The new EU funding period provides much more money for Lithuanian regions than for Vilnius County, which has already practically caught up with the EU average in terms of purchasing power parity.

‘The flow of EU money to Lithuania’s capital is dwindling,’ says Želvys, Director of the Lithuanian Business Support Agency (LBSA), ‘but the opportunities for EU funding in the rest of Lithuania are growing. The importance of the regions in the new EU funding perspective for 2021−2027 increases significantly. Unlike the previous funding periods, the new one will have two regions: Vilnius, and Western and Central Lithuania. For the first time in the history of EU funding, the latter will have significantly more money than the capital. Of the EUR 750 million earmarked under the Smarter Lithuania priority, as much as EUR 576 million will be allocated to the regions while only EUR 172 million will be allocated to the capital and surrounding municipalities.’

Therefore, representatives of the LBSA have been intensifying their meetings with the community of Western and Central Lithuania since the beginning of the year. The webinars have already been held in Klaipėda, Šiauliai and Telšiai, Alytus, Panevėžys, Marijampolė, Tauragė, Mažeikiai and Kaunas regions. A wide range of interested regional organisations, such as the Chamber of Industry, Commerce and Crafts, Regional Development Councils, the Association of Lithuanian Municipalities and VšĮ Klaipėda ID, have helped to organise meetings with local entrepreneurs and officials responsible for investment.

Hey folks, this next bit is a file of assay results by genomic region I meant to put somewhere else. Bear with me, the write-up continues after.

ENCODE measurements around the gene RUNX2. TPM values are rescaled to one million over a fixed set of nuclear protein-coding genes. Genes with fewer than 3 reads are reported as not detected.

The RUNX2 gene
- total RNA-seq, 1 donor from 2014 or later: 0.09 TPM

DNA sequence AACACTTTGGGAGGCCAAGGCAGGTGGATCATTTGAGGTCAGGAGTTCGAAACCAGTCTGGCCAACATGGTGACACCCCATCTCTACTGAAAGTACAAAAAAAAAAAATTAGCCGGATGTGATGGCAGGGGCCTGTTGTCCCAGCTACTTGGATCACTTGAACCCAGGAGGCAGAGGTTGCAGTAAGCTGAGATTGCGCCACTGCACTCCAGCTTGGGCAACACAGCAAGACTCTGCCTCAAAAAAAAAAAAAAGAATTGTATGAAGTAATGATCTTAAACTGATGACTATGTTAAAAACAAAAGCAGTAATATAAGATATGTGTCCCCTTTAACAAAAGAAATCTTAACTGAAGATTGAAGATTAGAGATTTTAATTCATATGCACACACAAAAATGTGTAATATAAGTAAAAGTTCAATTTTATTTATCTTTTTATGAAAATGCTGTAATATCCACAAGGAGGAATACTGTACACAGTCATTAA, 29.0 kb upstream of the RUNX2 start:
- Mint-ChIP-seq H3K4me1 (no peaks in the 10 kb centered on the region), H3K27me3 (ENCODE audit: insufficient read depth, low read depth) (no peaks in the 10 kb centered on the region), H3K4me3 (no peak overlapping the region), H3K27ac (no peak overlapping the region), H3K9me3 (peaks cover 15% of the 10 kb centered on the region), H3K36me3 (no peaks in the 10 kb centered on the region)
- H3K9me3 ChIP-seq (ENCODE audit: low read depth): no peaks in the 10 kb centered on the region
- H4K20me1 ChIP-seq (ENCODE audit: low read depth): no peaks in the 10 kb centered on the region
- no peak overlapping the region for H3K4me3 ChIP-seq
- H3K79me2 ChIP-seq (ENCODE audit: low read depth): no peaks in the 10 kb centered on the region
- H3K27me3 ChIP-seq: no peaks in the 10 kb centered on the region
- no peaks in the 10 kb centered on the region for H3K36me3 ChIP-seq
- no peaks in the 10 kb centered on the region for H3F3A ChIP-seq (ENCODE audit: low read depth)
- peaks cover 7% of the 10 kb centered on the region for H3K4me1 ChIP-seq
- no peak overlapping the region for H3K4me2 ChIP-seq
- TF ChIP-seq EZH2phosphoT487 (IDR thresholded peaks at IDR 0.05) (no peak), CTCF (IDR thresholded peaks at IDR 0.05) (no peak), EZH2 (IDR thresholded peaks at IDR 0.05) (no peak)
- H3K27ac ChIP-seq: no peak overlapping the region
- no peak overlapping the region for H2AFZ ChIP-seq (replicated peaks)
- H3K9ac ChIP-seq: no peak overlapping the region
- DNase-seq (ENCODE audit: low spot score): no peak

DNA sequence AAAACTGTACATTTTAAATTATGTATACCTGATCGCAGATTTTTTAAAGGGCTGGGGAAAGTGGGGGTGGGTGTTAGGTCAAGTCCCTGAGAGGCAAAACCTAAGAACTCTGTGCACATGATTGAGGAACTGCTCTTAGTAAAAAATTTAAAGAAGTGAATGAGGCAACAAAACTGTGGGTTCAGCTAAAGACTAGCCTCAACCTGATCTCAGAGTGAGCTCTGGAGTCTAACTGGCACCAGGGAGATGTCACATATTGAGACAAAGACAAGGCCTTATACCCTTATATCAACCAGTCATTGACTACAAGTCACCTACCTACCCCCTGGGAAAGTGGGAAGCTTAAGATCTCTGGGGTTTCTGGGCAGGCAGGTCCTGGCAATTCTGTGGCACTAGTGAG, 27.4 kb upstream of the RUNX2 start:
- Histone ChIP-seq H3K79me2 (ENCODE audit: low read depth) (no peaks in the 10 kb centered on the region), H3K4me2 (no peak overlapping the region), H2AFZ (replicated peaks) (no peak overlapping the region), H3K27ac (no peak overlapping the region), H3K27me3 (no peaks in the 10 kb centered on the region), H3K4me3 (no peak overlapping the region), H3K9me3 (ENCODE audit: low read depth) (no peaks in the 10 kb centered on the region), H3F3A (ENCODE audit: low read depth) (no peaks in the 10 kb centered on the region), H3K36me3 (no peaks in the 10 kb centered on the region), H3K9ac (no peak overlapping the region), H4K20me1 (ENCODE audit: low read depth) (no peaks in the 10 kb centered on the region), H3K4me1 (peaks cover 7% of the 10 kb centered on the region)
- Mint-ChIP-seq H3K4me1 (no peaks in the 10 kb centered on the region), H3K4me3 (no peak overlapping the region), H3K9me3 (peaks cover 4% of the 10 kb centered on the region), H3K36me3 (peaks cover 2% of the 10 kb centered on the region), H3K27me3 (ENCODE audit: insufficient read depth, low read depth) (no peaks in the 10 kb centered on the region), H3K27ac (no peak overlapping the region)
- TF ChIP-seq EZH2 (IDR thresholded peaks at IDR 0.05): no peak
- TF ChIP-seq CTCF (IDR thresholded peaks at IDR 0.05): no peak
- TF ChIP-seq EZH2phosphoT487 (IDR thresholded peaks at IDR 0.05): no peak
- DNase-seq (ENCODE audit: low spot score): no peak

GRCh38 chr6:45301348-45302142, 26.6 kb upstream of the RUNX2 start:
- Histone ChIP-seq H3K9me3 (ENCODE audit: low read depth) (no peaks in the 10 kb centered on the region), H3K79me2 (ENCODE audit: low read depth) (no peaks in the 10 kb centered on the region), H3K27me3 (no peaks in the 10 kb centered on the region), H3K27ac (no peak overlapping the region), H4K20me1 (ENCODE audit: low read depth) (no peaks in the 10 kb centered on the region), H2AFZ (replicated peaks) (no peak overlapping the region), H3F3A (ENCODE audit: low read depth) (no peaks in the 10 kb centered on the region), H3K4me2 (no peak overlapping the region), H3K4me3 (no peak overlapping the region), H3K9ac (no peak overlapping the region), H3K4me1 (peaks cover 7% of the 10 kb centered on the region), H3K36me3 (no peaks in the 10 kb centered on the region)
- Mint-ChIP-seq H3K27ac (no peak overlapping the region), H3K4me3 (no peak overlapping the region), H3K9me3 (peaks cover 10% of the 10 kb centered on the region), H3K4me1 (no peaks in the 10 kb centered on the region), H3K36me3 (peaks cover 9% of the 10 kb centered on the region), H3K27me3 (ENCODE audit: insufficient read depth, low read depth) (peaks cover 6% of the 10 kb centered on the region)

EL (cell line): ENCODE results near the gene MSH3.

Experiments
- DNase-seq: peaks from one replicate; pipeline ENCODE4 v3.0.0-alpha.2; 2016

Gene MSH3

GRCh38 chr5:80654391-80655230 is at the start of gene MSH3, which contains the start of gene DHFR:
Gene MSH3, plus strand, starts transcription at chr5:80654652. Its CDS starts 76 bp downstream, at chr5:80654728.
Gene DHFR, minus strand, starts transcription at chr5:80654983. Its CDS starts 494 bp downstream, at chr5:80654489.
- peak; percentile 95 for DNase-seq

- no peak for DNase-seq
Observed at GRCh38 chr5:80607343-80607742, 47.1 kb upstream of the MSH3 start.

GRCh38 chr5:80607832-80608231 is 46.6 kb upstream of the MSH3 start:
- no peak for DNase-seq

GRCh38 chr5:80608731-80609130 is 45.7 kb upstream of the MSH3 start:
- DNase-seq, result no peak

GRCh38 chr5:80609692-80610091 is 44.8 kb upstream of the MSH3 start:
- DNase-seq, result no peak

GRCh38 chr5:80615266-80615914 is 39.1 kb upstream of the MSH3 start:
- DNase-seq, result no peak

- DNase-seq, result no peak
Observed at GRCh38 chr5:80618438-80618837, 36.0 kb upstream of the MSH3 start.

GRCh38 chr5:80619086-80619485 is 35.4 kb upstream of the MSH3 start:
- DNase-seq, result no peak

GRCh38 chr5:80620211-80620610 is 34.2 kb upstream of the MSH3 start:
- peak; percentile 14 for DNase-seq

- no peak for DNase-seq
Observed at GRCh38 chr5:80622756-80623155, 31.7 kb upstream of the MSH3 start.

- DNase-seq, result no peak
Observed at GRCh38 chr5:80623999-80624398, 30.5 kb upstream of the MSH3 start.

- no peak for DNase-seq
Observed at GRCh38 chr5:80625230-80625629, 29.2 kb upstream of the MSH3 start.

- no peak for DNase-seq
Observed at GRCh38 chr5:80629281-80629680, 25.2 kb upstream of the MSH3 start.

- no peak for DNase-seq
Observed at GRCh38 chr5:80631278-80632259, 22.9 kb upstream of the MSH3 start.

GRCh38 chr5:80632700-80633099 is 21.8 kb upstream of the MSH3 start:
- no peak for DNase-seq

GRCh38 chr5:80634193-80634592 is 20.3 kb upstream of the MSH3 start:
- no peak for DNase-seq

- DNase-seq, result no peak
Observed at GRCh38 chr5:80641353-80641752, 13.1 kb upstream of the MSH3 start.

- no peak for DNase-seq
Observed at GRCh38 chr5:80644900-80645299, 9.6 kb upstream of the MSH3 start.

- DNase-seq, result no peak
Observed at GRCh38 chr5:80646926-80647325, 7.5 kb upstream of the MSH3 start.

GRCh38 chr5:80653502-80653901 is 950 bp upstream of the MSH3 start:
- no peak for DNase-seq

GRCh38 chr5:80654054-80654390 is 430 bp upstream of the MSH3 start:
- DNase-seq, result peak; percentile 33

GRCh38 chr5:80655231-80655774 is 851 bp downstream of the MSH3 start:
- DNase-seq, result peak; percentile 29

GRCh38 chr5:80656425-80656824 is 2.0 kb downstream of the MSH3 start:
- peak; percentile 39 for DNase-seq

All regional events started with a briefing on the latest news from the European Commission and the Lithuanian government offices, where EU funding issues are being addressed and the road map for future investments is being drawn. Many questions were asked about the possibilities for one or another economy sector to access funding and about the difficulties faced by regional businesses in accessing EU funds.

Realising that the lack of interesting and good projects can hinder the use of the funds planned for the regions, the LBSA also has plans to advise new applicants from the regions and to contribute to the refinement of the idea and its preparation for the expert evaluation.

The webinars also focused on the Recovery and Resilience Facility (also known as the ‘RRF’), the largest measure for the public sector with a budget of EUR 672.5 billion. In early July, a package of EUR 2.2 billion of this amount was approved for Lithuania.

In the shadow of the pandemic, information on EU funding opportunities has attracted a lot of interest.

‘The meetings with the regional business and government community were really interesting,’ says Mantas Nocius, Advisor of the Project Development and Evaluation Division of the LBSA, who has given presentations at many of the regional events, ‘The active participation and questions asked by the audience that turned into discussions showed that there was a lot of interest in the possibility of using EU funds for the implementation of attractive local projects. We have agreed with practically all the organisers of the regional meetings to keep in touch and to coordinate further meetings to provide up-to-date information on the opportunities for attracting EU investment.’

The LBSA also invites all interested regional organisations to apply to hold meetings. The Agency’s experts are ready to plan a remote seminar or, if possible, to come and talk about the opportunities that the EU Structural Funds can offer to businesses and public authorities in a region.

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